|Mushy Raspberries Infested with Spotted Wing Drosophila|
The spotted wing drosophila is a newer pest in Colorado. It was first reported in the state in 2012 and has been found in many counties. The insect is a fruit fly that attacks fruit crops including raspberry, black raspberry, strawberry, blueberry, peach, cherry and grapes. They are particularly damaging to later ripening fruit.
One difference between it and other fruit flies is that the female can lay eggs in ripening fruit. (Most fruit flies attack fully ripened fruit.) When fruit is ripe and ready to be picked, it can already be infested. That’s because the female has a sclerotized (hardened), serrated ovipositor (egg laying structure). She can pierce fruit that has not yet been softened in the ripening process. The eggs hatch into tiny maggots that quickly convert fruit into a mushy liquid mess.
Control is difficult. Fruit should be picked on a regular basis and all fruit that’s dropped to the ground should be collected and discarded. The fruit growing area should be cleaned up of debris in the fall. Insecticidal sprays are applied to the crop on a regular basis once the insect has been reported in your area. Please see this publication for suggested products. Treat crops in the early morning or in the evening when bees are less active to avoid harming them. Read the label to determine when you can harvest the crop after treatment as this varies from product to product.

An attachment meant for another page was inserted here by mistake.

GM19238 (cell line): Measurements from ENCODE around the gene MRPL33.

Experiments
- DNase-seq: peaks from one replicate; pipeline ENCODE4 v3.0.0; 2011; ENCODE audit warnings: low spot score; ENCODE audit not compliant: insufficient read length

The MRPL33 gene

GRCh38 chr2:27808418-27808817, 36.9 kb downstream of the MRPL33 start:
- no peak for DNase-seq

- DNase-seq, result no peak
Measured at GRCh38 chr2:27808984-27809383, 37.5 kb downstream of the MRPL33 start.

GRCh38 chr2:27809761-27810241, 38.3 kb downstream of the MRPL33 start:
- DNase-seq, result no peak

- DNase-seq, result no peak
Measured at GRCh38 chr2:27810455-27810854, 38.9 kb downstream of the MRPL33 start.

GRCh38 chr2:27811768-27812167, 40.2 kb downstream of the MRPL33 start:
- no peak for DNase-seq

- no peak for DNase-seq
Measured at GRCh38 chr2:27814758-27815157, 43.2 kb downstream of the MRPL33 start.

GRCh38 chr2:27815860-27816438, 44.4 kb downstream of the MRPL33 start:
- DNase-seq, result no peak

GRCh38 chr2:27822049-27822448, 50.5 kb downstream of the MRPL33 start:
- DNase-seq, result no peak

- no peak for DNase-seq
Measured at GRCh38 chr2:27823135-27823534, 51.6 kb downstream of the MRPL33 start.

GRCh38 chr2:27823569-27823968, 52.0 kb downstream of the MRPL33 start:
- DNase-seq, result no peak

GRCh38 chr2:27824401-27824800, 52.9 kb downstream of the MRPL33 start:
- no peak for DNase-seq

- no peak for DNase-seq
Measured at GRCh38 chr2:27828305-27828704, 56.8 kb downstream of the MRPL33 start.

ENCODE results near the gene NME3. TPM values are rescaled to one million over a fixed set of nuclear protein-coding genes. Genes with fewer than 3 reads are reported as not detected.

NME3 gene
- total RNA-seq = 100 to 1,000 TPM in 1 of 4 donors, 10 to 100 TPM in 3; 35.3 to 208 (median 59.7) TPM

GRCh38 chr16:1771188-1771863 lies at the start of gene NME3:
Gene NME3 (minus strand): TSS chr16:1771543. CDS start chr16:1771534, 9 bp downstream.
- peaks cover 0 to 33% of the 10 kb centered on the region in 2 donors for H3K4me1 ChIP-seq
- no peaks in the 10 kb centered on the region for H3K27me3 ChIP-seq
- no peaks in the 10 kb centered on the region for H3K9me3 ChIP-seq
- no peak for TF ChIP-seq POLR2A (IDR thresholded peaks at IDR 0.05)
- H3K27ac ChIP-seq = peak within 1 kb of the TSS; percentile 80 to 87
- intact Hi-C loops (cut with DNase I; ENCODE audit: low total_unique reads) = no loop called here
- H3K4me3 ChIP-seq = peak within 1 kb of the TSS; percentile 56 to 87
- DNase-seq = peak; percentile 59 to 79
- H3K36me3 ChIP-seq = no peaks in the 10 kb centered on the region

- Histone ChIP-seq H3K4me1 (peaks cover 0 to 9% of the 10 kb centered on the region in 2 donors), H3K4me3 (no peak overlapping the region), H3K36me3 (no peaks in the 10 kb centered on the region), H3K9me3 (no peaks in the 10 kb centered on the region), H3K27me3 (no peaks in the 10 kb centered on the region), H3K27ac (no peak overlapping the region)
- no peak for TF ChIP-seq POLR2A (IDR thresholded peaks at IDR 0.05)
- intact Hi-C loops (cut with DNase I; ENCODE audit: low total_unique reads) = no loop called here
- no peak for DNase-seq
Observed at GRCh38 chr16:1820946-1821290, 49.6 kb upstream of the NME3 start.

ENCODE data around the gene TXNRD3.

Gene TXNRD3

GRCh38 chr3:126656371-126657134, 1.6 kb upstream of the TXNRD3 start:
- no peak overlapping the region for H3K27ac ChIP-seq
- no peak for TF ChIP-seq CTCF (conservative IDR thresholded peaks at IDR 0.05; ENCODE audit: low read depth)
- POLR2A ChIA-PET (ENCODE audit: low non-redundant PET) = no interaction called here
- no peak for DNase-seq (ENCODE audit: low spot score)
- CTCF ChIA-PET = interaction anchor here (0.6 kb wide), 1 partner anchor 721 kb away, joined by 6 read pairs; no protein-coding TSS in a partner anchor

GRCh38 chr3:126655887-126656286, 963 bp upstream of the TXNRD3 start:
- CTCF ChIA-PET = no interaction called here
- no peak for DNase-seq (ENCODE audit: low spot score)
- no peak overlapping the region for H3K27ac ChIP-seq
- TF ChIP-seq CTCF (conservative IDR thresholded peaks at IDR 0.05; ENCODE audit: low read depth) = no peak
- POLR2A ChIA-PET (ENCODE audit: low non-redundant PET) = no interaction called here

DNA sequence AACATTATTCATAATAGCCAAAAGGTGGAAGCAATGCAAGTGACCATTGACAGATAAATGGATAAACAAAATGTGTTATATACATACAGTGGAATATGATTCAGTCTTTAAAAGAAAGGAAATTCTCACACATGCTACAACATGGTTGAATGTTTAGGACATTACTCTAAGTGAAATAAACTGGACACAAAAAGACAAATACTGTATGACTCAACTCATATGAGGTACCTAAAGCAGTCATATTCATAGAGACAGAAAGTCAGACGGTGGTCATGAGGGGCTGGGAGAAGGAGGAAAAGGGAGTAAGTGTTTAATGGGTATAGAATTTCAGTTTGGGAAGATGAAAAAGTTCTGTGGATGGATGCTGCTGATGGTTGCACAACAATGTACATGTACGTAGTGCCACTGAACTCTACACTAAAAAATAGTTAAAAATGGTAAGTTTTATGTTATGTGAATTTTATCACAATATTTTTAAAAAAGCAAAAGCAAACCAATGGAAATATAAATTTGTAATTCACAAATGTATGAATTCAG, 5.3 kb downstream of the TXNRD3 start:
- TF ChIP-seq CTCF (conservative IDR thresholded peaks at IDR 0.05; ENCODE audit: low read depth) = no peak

|Spotted Wing Drosophila Trap|
You can make and set out traps to determine if they are present. See this fact sheet from Utah State University
which shows how to make, bait and manage a trap. While trapping isn’t a management strategy, it does take some of the adults out of circulation!
If you decide to trap, but are uncomfortable or squeamish about identifying the contents, you may bring a small bottle or jar of clean water containing the trapped insects to the Jefferson County Plant Diagnostic Clinic. (We are located on the Jefferson County fairgrounds, 15200 W. Sixth Avenue in Golden.)
Clinicians can identify spotted wing drosophila fruit flies for a $7 fee (Jefferson County residents). Out of county residents will be charged $10.